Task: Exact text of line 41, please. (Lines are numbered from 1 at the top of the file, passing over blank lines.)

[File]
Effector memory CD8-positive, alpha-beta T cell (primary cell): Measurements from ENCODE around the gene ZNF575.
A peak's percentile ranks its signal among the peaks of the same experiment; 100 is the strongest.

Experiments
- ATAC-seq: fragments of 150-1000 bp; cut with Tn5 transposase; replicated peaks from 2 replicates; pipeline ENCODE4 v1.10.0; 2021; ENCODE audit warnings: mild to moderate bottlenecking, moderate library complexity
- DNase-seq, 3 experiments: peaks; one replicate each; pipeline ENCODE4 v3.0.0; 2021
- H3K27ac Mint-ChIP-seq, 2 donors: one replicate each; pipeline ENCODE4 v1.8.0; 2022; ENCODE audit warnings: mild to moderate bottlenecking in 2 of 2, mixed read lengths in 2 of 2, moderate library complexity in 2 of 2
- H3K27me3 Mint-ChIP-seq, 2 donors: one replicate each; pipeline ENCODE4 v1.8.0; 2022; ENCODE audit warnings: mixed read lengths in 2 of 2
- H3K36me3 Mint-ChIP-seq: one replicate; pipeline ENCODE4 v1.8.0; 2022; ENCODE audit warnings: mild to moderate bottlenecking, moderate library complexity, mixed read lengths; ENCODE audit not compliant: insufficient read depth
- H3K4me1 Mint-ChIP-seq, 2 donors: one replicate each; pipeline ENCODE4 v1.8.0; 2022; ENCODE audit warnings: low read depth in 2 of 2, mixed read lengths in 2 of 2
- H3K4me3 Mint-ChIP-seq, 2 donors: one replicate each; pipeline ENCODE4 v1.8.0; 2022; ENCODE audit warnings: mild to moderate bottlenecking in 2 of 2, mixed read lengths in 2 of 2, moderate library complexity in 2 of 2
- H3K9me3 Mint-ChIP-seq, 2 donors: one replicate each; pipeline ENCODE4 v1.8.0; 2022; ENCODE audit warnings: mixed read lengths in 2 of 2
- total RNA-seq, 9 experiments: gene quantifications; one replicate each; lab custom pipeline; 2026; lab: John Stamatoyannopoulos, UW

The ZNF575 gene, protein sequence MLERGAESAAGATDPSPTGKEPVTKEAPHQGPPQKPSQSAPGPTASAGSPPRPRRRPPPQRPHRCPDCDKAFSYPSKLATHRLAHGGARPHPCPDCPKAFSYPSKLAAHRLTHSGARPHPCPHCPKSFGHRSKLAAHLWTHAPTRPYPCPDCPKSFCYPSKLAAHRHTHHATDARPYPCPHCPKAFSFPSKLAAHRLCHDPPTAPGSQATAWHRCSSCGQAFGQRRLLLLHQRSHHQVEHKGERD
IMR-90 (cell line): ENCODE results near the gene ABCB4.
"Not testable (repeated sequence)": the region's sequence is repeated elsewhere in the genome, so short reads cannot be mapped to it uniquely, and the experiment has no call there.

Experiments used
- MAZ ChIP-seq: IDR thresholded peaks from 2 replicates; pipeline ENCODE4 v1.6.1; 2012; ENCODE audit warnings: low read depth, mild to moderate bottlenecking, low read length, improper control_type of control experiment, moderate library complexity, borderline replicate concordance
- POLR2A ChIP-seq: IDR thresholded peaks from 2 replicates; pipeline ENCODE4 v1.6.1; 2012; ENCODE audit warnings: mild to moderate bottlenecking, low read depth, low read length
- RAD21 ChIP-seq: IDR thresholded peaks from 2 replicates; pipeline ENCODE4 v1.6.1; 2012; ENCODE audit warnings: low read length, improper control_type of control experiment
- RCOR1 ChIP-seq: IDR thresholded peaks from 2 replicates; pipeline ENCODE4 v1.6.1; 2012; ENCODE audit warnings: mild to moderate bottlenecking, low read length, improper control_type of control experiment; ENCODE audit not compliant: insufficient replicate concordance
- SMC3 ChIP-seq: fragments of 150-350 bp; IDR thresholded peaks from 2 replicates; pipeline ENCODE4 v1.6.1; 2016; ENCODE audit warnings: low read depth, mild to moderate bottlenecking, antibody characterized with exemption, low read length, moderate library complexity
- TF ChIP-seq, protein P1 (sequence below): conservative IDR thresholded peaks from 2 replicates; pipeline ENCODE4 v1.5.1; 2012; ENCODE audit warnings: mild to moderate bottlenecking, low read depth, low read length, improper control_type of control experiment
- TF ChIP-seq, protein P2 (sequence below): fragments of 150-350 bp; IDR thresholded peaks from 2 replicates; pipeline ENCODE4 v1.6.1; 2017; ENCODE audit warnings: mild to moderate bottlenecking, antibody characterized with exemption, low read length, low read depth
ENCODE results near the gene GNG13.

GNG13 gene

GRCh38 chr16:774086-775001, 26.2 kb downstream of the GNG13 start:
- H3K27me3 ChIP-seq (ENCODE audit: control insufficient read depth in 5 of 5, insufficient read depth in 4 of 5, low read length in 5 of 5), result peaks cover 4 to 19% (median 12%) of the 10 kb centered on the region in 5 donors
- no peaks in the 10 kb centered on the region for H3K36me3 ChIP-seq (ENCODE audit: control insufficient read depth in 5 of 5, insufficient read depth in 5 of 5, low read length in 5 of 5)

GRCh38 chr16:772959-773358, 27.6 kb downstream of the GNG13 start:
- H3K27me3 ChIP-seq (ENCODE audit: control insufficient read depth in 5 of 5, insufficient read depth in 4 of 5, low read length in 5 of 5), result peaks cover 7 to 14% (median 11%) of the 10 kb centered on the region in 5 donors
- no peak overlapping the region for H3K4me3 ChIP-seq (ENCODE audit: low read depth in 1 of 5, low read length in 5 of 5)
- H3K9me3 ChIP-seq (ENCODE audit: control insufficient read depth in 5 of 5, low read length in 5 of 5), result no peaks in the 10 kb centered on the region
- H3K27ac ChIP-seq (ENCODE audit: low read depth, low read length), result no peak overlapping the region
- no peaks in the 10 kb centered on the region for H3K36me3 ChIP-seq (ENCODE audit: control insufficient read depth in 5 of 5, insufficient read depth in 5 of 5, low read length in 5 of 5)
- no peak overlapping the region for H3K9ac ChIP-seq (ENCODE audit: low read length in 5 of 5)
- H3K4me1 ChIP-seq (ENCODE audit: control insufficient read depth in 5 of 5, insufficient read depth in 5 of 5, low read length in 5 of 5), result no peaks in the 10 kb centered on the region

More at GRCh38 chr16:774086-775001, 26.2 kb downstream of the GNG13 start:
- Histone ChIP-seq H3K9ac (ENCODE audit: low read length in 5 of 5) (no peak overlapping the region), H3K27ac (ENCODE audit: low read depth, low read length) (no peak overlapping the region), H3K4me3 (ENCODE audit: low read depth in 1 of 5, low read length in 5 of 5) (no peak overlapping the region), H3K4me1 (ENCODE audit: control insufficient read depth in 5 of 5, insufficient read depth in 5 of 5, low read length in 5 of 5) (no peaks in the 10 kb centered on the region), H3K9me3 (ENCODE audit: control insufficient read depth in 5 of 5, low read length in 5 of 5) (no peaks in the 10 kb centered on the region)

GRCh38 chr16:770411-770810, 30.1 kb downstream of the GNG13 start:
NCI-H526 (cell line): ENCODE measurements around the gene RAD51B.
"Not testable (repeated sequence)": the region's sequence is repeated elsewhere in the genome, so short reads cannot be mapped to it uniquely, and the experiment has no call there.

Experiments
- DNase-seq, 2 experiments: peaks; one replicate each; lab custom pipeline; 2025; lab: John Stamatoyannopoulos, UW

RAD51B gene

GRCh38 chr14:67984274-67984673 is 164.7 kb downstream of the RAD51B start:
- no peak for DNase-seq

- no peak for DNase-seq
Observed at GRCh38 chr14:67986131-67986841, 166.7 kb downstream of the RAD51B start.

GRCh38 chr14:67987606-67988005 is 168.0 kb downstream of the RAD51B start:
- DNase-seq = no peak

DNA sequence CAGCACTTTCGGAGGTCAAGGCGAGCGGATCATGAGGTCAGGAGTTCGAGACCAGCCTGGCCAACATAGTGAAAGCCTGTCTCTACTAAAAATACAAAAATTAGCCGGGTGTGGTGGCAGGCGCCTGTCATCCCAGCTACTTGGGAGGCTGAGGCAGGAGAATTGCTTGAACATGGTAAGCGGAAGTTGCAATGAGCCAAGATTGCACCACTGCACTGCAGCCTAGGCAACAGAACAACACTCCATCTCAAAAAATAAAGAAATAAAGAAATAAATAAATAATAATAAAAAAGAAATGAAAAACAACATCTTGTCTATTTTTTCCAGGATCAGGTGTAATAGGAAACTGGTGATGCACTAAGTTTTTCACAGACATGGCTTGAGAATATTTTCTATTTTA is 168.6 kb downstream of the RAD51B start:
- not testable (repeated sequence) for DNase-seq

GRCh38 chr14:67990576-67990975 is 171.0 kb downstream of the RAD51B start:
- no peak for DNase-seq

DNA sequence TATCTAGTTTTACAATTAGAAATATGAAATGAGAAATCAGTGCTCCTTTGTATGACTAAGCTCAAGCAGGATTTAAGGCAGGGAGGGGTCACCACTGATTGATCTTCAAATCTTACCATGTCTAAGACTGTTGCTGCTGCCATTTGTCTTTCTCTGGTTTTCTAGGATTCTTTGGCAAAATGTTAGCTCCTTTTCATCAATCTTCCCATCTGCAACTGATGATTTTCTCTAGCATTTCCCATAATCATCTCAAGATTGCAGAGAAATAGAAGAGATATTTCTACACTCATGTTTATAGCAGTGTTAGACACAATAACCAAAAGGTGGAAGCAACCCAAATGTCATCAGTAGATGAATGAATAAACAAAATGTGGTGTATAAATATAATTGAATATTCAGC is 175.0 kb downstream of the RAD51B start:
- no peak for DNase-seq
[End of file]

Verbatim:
"Not testable (repeated sequence)": the region's sequence is repeated elsewhere in the genome, so short reads cannot be mapped to it uniquely, and the experiment has no call there.